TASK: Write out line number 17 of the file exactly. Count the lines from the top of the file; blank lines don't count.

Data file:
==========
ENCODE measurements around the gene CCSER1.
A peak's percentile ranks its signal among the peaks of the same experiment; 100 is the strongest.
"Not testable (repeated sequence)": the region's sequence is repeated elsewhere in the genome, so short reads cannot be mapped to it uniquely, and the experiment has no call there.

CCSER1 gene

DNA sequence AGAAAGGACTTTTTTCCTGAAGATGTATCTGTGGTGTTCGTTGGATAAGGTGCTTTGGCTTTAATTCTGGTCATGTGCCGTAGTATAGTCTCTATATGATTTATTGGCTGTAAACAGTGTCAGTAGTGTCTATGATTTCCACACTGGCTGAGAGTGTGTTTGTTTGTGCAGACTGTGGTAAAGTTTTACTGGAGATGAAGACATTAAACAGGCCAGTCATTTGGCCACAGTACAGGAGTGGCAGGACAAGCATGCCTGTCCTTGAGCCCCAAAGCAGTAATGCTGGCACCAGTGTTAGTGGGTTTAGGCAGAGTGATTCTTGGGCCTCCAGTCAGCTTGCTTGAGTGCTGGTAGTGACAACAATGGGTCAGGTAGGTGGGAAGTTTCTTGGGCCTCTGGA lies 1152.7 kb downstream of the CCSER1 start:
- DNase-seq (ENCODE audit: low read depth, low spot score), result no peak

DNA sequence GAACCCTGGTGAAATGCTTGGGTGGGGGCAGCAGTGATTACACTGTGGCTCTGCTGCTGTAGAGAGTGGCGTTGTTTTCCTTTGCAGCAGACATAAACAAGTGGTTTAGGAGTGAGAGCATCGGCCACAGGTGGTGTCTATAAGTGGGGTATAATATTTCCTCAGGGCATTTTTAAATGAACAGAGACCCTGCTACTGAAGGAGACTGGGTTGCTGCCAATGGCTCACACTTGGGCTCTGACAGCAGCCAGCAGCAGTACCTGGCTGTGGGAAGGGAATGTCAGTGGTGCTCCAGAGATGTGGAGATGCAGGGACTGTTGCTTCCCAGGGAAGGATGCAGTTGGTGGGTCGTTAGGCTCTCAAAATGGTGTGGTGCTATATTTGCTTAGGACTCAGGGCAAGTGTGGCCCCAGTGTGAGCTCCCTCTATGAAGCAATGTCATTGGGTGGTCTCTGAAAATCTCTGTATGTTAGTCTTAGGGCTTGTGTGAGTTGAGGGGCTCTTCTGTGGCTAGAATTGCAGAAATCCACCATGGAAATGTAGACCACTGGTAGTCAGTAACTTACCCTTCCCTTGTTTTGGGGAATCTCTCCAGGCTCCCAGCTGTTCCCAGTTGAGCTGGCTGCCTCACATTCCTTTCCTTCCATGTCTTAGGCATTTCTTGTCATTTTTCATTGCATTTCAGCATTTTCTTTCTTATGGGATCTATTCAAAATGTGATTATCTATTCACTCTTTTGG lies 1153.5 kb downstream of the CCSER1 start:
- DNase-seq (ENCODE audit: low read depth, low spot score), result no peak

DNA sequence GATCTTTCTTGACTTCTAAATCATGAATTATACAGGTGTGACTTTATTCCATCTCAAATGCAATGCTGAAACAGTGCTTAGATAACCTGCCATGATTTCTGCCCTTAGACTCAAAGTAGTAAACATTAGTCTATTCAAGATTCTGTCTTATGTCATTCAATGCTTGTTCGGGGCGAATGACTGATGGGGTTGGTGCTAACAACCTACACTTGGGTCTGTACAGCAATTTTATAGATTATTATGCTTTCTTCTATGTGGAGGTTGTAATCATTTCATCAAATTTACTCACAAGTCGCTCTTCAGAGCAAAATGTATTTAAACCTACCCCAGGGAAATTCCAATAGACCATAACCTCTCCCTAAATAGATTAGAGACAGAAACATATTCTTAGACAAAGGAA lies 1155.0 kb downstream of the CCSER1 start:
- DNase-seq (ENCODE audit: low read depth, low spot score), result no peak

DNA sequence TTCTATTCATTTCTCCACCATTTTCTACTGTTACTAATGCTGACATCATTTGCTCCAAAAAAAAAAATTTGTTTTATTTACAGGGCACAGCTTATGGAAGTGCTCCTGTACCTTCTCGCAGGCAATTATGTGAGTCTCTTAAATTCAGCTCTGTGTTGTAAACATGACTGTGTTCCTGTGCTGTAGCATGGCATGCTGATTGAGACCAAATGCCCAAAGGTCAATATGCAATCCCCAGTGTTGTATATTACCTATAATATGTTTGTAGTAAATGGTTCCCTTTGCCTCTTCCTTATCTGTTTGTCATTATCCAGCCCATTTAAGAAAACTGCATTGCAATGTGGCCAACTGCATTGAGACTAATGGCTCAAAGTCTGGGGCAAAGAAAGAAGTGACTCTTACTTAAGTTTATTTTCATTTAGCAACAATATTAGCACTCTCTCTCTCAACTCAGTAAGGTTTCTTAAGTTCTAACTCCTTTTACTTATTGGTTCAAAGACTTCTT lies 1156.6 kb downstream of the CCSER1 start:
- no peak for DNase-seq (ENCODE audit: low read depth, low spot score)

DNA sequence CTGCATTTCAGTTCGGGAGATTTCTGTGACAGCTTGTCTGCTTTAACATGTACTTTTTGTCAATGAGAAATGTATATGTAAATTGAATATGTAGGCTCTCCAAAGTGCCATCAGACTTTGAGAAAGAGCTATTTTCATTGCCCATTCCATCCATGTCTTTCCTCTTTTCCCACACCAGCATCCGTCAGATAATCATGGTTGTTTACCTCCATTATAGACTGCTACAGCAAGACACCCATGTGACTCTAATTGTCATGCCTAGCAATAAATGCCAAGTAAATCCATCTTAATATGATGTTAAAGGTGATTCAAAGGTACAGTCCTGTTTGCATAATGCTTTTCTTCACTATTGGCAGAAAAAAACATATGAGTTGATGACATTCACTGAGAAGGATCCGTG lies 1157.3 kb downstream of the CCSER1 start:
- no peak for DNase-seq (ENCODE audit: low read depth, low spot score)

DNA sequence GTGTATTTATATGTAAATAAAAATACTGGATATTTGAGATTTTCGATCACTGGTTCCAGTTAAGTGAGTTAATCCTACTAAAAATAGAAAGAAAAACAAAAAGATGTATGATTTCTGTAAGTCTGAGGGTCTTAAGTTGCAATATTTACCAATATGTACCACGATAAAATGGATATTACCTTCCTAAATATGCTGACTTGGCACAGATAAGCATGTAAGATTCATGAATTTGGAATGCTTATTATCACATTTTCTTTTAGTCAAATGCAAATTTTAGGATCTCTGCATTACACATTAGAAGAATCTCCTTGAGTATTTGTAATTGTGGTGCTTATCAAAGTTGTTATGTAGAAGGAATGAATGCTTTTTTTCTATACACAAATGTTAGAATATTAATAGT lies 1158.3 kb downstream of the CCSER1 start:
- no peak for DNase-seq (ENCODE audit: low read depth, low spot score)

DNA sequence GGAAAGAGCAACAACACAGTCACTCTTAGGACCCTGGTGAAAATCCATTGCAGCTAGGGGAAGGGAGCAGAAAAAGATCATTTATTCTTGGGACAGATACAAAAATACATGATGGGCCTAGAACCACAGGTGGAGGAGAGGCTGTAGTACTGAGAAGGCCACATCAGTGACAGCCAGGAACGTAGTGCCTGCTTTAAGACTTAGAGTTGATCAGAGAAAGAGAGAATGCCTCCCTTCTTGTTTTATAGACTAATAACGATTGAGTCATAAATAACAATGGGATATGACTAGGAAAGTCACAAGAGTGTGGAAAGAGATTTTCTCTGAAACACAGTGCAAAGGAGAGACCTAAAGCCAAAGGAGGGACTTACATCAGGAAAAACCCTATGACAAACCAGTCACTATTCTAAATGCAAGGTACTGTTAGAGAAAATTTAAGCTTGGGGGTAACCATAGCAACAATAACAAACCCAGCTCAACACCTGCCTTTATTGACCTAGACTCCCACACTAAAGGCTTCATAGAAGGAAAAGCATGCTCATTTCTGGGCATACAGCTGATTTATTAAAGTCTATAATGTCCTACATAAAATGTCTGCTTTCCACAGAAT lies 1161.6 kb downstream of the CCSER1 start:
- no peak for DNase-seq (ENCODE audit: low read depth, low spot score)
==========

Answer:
DNA sequence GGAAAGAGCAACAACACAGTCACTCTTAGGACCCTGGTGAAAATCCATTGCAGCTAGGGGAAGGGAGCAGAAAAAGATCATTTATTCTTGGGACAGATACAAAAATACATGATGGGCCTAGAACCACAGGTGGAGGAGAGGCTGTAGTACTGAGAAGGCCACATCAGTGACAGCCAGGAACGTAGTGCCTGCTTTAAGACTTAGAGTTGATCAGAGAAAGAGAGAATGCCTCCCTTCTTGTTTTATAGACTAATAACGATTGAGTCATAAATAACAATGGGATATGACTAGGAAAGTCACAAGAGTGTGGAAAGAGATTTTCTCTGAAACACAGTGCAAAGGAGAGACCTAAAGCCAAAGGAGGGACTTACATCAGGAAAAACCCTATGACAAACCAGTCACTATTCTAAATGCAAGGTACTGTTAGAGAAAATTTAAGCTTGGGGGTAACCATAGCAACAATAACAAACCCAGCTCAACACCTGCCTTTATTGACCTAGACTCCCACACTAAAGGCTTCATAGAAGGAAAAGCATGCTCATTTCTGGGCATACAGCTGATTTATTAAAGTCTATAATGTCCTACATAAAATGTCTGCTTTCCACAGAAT lies 1161.6 kb downstream of the CCSER1 start: